I bought a fancy new camera not too long ago, and I’ve started, with no small amount of timidity, to take photos at the shows I’ve been going to. I haven’t managed to wean myself off the camera’s automatic settings (I was signed up to take a photography class but got sick when the date rolled around), nor have I gotten over the weirdness of moving through the crowd and putting myself directly in front of a performer, but I’m enjoying the learning process and I thought I’d share a few shots I took of the Trillions at last night’s RVA Playlist birthday party at the Camel. Hope you dig ’em.
Some things are hard to measure. Like peanut butter. Have you ever tried to measure out a half cup of peanut butter? It sticks to the spoon on the way in, it sticks to your finger when you try to level the top to see if you’ve got the right amount, it sticks to your measuring cup, and just for fun, it sticks to your finger again when you try to get it out. Sure you can heat your measuring cup with warm water before getting started, but c’mon. Ain’t nobody got time for that.
Just as hard to measure — for slightly different reasons, I suppose — is the effect that Andrew Cothern has had on Richmond’s music scene.
A little while back, I posted about J Clyde — the Norfolk-based producer who’s dropping a beat a day throughout 2014. If you’ve been following along, you might have noticed an especially nasty, Breaking Bad-themed track that came out on April 26. Take a listen below:
J Clyde — “Didn’t I (Breaking Bad)” [Soundcloud/Bandcamp]
Upon listening again the other day, with a little more distance from Breaking Bad’s final episode, I was surprised by how nostalgic I was getting about the show. I was so moved I sent him the following email:
Wednesday was a good day. Ridiculously good. In rapid succession, I got to hear three amazing new albums, leaving me feel deliriously lucky and frankly a little spoiled. Like Veruca Salt, only without the tantrums and the dangerous drop down a chute designed for golden eggs.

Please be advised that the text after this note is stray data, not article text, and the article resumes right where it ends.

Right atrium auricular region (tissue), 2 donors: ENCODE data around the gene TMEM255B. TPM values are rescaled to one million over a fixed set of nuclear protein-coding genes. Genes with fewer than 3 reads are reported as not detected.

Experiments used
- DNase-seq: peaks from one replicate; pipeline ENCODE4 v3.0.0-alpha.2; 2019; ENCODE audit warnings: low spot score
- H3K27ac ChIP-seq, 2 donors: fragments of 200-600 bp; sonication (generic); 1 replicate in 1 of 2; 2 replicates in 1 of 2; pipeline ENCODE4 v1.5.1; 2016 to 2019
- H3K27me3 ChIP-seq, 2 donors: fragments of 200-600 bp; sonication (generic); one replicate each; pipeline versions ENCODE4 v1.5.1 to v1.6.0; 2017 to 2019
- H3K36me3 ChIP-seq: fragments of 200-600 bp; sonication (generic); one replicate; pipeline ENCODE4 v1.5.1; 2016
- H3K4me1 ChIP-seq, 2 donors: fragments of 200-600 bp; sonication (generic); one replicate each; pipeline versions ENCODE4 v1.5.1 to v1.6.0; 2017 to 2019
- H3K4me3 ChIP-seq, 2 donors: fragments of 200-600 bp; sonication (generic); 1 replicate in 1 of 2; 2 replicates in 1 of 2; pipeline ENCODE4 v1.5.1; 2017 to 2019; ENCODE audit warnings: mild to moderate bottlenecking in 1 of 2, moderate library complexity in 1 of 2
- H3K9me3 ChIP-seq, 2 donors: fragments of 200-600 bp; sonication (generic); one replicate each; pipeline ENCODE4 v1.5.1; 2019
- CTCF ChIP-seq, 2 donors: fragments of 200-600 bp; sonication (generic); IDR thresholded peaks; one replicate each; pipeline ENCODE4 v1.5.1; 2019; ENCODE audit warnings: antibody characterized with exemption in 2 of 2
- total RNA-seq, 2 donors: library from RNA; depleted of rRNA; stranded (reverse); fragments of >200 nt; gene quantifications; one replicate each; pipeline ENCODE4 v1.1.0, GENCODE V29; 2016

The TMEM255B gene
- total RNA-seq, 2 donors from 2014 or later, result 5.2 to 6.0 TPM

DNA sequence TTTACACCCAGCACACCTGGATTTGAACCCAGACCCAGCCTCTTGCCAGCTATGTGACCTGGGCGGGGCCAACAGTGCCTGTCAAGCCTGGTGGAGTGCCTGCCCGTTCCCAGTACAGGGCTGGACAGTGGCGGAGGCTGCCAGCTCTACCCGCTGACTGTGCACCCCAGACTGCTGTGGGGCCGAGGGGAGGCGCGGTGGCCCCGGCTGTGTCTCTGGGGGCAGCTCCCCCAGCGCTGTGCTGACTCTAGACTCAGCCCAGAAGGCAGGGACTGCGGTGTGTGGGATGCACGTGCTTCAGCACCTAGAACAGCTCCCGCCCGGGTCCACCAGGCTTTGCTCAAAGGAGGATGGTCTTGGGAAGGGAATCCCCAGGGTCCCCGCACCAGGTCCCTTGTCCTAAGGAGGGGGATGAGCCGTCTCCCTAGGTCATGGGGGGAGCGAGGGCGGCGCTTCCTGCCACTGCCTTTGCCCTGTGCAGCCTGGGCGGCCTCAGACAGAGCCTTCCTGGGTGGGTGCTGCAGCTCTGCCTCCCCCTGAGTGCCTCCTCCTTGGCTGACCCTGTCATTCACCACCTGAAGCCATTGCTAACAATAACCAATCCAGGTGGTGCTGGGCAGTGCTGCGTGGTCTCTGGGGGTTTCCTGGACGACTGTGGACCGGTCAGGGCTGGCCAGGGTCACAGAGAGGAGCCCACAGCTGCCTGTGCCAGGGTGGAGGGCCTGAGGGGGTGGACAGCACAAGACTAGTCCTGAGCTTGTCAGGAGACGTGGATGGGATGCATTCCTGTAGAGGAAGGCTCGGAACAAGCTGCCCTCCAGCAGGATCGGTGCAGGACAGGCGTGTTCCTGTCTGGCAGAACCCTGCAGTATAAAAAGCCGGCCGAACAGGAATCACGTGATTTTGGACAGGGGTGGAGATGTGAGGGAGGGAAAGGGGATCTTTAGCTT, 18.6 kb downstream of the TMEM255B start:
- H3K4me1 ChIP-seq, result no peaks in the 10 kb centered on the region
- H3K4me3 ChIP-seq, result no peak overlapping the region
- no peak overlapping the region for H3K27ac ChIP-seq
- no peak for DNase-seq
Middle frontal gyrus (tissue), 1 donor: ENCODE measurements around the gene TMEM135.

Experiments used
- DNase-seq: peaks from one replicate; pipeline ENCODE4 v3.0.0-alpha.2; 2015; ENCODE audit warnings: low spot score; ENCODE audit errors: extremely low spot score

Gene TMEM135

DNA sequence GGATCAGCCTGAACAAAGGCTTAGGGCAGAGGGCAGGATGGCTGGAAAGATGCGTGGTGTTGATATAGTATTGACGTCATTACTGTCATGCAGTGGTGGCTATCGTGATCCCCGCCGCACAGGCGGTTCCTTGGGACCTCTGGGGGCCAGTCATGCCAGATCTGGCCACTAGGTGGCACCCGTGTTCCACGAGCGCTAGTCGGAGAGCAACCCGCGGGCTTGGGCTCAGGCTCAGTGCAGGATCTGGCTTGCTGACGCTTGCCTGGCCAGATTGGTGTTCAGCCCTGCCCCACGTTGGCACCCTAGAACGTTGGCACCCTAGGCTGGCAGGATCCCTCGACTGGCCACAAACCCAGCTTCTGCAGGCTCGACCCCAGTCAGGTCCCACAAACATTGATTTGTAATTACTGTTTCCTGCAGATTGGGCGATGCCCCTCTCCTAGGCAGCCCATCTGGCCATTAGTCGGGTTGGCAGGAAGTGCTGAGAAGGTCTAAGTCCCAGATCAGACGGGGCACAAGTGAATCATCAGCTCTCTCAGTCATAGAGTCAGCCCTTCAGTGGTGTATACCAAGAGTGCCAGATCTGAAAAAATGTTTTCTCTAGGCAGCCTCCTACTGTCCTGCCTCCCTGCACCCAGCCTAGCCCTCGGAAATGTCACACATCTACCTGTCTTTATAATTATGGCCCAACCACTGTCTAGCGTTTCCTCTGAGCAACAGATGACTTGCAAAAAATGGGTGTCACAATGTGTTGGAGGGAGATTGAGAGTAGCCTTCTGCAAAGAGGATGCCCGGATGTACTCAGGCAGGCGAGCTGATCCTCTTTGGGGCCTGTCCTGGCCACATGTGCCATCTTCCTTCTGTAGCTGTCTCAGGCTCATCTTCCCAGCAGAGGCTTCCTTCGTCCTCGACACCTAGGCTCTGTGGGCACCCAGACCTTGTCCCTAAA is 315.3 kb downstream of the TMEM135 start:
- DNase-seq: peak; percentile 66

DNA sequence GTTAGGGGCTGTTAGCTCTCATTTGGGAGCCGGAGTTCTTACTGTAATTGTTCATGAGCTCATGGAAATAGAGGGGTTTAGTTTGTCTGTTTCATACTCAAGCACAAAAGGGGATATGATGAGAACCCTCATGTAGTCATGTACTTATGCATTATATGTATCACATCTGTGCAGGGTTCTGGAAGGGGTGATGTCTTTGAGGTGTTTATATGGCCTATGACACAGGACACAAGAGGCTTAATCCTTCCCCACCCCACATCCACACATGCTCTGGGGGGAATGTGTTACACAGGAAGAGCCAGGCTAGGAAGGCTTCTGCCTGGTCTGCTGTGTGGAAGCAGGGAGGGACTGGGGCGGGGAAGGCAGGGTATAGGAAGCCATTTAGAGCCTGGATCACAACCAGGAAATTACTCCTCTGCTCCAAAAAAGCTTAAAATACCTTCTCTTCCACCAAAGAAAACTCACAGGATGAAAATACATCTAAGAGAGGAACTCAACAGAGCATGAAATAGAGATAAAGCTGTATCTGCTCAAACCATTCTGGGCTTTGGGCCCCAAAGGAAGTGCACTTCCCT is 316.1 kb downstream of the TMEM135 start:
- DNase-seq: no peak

On a trip to the Outer Banks weekend before last, Mrs. YHT and I managed to HBO Go our way through the entire first season of True Detective. Have you seen it? Parts are hard to stomach, but overall it’s pretty damn fantastic, thanks in no small part to Matthew McConaughey’s character — a brilliant-but-damaged fish-out-of-water detective nicknamed “Rust” with a penchant for philosophical self-torture and a belief that “human consciousness is a tragic misstep in evolution.” He’s part deep South and part deep end, somehow managing to feel authentically in the dirt and in the clouds at the same time. I can’t remember a character like him, nor can I imagine a better spirit animal for the album I became enamored with a few days after Mrs. YHT and I got back from the beach.
This is the first I’ve heard of Sturgill Simpson, and I might not have taken notice had it not been for NPR’s First Listen and the album’s name (which I love): Metamodern Sounds in Country Music. Ray Charles’ classic Modern Sounds in Country and Western Music is one of the more frequently spun records at YHT headquarters, and Simpson’s twist was intriguing: Country music about country music. Now, I didn’t grow up listening to country, and the listening I’ve done in recent years hasn’t been comprehensive enough to chase away the feeling that there are allusions and in-jokes lurking in these 10 tracks that I’m not wise to — details that would lend additional credence to the “meta” piece of the title. The genre-bending aspects of the album — nuggets of psychedelia like fuzz, drug references, heavy reverb and panning sounds so they travel from your left headphone to your right and back again — feel plenty meta though, showing a desire to poke holes in the membrane that separates country from other styles. That said, there’s a meta moment that hits even closer to home for me, and while it comes and goes quickly, it shows how one tiny detail can open a whole other set of considerations, like a wormhole leading to another universe.
Happy Mother’s Day to all you moms out there! Special shouts to my wife, who will be a mom in just a few short months, and my mom, who reads this blog and has always inspired me to be the best version of myself that I could be.